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No CPC to the building means you have single fault to danger for any one defective appliance can liven up all the metal in the house, and nothing will trip. In effect there is no ADS.

No bonding means that as you do have a CPC all your ADS still works just fine, but the far less likely case of an external network fault that introduces an offset between the CPC and the true ground, but an external fault is likely to be cleared quite quickly.

-------------------------
regards Mike
 08 October 2018 09:45 AM
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chrispearson

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Originally posted by: mapj1

No CPC to the building means you have single fault to danger for any one defective appliance can liven up all the metal in the house, and nothing will trip. In effect there is no ADS.

No bonding means that as you do have a CPC all your ADS still works just fine, but the far less likely case of an external network fault that introduces an offset between the CPC and the true ground, but an external fault is likely to be cleared quite quickly.


Mike, thank you for the clear explanation, which makes good sense to me. C2 it is then.
 08 October 2018 10:18 AM
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davezawadi

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Well Geoff, yes my mistake on the exact definition, as you say extraneous conductive parts are only those liable to introduce a potential. However you undoubtedly understood what I was trying to say (whilst in a bit of a hurry) which was that all other metallic conductive parts which are present inside the equipotential zone do not require bonding, and only appliances require earthing.

So to be clear extraneous conductive parts are only those which are able to introduce an external potential. Other conductive items inside the equipotential zone do not have a special name, including plumbing, they are considered benign.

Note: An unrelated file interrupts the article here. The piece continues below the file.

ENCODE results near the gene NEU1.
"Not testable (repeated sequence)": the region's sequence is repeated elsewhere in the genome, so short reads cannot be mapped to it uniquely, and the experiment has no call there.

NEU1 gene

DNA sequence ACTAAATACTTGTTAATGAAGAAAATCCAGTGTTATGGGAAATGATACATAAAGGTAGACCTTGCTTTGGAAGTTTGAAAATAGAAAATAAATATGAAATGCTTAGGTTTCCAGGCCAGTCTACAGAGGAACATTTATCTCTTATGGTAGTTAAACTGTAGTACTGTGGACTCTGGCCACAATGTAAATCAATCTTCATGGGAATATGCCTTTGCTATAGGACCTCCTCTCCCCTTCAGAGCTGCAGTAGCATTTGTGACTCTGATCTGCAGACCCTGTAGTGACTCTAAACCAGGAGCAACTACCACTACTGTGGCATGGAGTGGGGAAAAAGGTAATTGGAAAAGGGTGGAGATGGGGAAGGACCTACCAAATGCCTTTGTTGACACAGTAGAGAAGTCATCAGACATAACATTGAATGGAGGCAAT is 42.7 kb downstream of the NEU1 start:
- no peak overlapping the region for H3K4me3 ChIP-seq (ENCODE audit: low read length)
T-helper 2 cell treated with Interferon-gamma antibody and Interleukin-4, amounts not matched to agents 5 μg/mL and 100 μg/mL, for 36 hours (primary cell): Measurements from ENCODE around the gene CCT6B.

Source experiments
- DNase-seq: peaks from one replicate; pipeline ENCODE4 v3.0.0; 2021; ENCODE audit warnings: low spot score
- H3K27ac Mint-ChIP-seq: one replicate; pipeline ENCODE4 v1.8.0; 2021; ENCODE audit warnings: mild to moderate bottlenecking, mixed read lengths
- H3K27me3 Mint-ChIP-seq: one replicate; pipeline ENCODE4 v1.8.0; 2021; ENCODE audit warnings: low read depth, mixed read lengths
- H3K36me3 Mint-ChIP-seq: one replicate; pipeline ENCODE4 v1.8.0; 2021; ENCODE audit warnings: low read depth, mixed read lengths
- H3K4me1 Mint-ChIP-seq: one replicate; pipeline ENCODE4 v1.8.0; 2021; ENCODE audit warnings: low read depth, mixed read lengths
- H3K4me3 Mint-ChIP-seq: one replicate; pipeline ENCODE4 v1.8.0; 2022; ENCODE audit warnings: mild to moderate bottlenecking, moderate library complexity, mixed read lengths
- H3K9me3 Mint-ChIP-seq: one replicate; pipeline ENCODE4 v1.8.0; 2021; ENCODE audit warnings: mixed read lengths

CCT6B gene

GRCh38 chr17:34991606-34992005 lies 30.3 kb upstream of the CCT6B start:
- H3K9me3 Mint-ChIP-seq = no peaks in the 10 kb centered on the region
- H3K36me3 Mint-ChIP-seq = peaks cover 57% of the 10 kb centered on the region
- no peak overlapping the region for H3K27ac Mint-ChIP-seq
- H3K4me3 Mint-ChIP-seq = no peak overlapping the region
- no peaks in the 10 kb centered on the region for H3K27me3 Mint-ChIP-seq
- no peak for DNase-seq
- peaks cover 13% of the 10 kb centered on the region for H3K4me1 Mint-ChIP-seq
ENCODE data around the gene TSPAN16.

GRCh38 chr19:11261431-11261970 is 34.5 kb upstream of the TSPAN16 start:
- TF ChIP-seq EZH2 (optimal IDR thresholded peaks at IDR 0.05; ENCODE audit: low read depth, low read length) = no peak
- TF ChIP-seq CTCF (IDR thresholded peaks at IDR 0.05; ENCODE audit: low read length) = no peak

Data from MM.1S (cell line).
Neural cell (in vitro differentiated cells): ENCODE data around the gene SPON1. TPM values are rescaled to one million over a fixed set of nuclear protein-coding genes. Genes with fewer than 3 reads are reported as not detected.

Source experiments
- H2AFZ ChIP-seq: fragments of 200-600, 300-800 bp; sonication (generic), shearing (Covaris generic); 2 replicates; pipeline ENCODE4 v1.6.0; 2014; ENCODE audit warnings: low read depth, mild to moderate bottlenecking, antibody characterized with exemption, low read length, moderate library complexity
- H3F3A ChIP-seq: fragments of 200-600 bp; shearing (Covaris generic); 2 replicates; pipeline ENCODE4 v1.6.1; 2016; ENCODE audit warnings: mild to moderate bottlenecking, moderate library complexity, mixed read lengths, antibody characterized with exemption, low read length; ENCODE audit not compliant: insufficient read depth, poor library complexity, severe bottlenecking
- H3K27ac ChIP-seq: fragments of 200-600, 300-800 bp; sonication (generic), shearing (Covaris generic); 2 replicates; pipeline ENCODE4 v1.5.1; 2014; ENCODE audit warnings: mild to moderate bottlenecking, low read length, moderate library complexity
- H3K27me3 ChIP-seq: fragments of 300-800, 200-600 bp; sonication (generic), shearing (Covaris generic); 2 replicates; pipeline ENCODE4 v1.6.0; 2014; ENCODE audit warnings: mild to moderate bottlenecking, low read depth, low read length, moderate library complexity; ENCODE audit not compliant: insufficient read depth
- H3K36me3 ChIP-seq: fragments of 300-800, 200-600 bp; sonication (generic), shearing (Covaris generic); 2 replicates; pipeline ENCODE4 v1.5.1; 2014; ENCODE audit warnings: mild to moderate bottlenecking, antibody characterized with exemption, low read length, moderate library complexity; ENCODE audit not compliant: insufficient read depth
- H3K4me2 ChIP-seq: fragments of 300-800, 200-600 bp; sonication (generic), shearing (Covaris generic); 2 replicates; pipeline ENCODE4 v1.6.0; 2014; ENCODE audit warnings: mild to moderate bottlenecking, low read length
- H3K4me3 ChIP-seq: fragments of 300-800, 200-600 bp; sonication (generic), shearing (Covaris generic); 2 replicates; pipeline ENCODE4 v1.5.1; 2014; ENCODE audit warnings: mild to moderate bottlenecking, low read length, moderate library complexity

The main point of my post was to establish that random bits of plumbing etc. do not need to be bonded, as stated in the OP, and that this section had subtly changed with the addition of electrically insulating inserts to incoming metal services.

Those still confused about bathrooms etc. may care to refer to section 701.

-------------------------
David
BSc CEng MIET
david@ZawadiSoundAndLighting.co.uk
 08 October 2018 04:41 PM
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Zoomup

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Hello David,
I seem to remember a recent discussion on the subject of bonding, and I think that we concluded that even internal conductive pipes such as those copper pipes buried in a ground floor, could be considered as extraneous conductive parts if "earthy," even if they are internal to the building, perhaps buried in a damp ground floor as opposed to being laid in a dry floor above a damp proof membrane. Or even if they are run in intimate contact with an old damp wall downstairs they may be included. I don't think that all extraneous conductive parts have to actually physically come in from outside a building, just introduce a potential into it.